Many employers are intrigued with health savings accounts (HSAs) — one of the most recent consumer-driven health plan concepts. HSAs offer individuals who are covered by a high-deductible health plan a tax-favored way to save and pay for medical expenses.
Created by the Medicare Prescription Drug and Modernization Act, HSAs became a choice for employers beginning on January 1, 2004. Many employers seriously considering HSAs have delayed implementation, in part because the IRS had issued little guidance and in part because they are concerned about resistance from employees. Now with solid IRS guidance in place, the time may be ripe to move forward.
While IRS guidance has now provided extensive detail on requirements for the high deductible health plan that accompanies an HSA, insurance products vary, so employers will find it worthwhile to shop around and compare plan features, premium rates, administrative fees and participation requirements.
Employers also need to decide what to do with existing health plan options. It’s generally best to keep the number of plan choices low in order to minimize complexity. If you implement an HSA plan, employees will already have a new health concept to absorb. Numerous other choices may exacerbate any confusion. Some experts also suggest that the alternatives to the HSA/high deductible health plan option be clearly distinguishable in their design.
Employers Need to Lay the Groundwork of Understanding
Communication issues have caused some employers to take a slow approach in implementing HSAs. Although some businesses already have consumer-driven plans (such as a health reimbursement arrangements), most employees find HSAs look very different from what they have been accustomed to in health plan offerings. Employers planning to roll out HSAs face a challenge in presenting this new type of plan to employees, so they form a positive perception.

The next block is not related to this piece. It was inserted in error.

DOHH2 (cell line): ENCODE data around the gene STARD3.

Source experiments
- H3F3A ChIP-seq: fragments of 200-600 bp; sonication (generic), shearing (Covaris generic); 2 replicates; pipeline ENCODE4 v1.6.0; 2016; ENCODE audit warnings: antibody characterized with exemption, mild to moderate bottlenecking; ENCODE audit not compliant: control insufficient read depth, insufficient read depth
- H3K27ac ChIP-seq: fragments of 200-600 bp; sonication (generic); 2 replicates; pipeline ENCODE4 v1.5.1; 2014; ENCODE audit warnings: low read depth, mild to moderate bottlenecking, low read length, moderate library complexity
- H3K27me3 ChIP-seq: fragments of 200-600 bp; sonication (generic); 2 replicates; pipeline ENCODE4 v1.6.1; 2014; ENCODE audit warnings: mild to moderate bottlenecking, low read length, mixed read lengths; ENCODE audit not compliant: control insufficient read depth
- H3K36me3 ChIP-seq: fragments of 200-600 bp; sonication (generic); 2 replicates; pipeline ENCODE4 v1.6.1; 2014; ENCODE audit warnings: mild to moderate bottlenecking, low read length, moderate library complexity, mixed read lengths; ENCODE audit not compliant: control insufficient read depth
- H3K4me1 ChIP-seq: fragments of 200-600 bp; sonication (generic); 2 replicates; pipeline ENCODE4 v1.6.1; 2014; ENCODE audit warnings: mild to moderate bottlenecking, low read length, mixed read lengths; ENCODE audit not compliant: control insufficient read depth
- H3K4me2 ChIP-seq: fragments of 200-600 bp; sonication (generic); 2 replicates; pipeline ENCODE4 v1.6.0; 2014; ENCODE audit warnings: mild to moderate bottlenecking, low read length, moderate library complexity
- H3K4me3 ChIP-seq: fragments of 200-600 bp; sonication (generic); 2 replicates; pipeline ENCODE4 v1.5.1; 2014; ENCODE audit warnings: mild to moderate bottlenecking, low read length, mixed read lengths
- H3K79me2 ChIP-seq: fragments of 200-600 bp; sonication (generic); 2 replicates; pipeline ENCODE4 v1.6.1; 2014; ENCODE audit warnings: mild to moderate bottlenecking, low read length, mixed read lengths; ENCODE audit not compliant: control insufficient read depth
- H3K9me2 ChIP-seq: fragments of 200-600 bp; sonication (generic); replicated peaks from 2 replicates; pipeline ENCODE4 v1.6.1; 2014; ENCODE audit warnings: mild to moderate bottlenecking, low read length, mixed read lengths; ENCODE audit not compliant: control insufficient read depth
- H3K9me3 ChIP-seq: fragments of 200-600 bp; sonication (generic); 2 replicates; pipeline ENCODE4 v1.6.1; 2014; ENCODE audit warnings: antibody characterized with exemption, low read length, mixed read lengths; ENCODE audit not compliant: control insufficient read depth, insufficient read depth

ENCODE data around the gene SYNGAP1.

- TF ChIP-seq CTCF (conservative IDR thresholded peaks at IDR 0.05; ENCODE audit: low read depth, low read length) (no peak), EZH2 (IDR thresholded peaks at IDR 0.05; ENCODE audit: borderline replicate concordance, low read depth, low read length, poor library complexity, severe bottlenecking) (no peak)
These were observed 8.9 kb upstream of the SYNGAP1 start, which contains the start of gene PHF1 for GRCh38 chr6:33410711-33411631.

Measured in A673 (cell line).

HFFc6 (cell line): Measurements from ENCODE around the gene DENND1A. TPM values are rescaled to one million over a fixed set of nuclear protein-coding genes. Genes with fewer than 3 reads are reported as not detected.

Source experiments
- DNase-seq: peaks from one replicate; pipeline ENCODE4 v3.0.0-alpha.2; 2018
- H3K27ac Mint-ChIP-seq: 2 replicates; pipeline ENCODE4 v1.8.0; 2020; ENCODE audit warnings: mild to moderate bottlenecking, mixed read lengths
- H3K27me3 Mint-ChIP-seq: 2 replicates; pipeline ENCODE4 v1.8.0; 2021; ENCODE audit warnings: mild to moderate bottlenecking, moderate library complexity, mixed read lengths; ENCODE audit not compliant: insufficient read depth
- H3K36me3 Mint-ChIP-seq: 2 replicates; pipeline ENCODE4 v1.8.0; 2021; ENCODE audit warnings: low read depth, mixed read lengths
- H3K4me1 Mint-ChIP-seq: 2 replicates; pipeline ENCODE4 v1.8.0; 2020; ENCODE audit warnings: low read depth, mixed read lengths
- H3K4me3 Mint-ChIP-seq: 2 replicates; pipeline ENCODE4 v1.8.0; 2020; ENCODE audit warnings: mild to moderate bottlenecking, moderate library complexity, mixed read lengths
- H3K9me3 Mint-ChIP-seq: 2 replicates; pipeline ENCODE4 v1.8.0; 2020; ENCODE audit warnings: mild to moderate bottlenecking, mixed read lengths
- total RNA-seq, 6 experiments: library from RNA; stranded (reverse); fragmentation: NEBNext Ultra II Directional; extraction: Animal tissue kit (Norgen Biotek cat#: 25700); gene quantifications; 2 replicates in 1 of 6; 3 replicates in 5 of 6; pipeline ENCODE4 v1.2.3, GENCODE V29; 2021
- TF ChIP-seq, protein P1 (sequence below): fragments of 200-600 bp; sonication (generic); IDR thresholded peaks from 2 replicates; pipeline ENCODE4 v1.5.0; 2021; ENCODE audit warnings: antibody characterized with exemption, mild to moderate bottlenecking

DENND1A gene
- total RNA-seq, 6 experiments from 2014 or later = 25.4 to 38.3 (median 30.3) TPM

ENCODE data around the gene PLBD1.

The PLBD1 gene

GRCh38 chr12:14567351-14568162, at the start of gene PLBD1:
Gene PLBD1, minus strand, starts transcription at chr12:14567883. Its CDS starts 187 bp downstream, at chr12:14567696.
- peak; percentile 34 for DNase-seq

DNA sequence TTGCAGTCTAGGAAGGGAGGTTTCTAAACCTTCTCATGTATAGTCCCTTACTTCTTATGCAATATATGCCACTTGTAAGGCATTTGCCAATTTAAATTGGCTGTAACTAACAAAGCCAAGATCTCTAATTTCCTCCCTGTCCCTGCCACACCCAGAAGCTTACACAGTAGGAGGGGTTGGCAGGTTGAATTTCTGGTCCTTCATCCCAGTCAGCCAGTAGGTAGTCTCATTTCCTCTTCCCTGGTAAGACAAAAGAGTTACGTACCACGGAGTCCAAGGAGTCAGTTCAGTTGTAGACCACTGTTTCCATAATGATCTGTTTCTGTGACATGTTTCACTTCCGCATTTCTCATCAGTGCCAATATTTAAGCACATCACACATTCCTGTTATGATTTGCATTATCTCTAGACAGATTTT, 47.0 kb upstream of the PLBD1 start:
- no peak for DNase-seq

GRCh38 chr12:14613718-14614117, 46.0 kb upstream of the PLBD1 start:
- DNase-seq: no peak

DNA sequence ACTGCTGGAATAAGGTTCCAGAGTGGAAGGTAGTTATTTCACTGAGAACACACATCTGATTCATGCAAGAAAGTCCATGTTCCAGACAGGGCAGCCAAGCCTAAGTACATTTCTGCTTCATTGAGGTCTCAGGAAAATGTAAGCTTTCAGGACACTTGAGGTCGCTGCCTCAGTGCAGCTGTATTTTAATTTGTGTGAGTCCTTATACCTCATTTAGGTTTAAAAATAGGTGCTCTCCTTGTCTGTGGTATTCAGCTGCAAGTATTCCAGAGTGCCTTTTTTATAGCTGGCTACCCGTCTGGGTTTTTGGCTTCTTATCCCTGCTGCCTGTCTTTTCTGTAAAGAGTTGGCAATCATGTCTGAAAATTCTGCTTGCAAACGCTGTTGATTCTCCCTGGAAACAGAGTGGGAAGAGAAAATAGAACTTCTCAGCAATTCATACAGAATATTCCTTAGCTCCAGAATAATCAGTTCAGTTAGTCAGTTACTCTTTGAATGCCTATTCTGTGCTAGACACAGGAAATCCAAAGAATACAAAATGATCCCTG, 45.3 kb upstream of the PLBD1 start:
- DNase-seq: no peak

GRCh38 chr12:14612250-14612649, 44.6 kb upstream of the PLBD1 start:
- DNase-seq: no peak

Employers implementing HSAs obviously want employees to embrace the concept. But in order for this to happen, employees must first understand the option. Thus, before implementing HSAs, communications should convey the rationale for the move. For example:
- Health care costs have been rising rapidly. The impact of the healthcare legislation, passed in 2010, is being felt now and will continue in the future.
- The growing share of company dollars allocated to health care represents money not spent on product innovation, capital investment and other corporate and employee needs.
- Increased employee involvement in how health care dollars are spent can lead to better health care decision-making by employees, along with improved overall cost containment.
Complementing such educational messages should be communications that inform employees of the advantages HSAs offer them:
- HSAs allow employees to control their health care dollars. As long as the IRS defines expenses as payable from an HSA (and the employer doesn’t narrow the definition in its plan design), employees can use HSAs to pay for them regardless of health plan authorization requirements or other limitations.
- The accounts provide employees with flexibility in spending their health care dollars. Health care expenses typically not covered by some primary health plans — such as dental, vision and orthodontic expenses — can be paid from the HSA.
- Unused dollars contributed to an HSA roll over into subsequent years and the account earns interest. This allows the account to grow, creating a nest egg for future health care expenses, even into retirement.
- HSAs are portable, meaning that employees can take their account balances with them if they leave the sponsoring employer.
- The accounts offer significant tax savings. Employer contributions are not considered part of the employee’s gross income and employee contributions can be made on a pre-tax basis (or they are deductible if made with after-tax dollars). Plus, withdrawals for qualifying health care expenses are tax-free.
Taking time to carefully plan for an HSA rollout enhances the likelihood that the accounts will meet your company’s goals and be accepted enthusiastically by employees.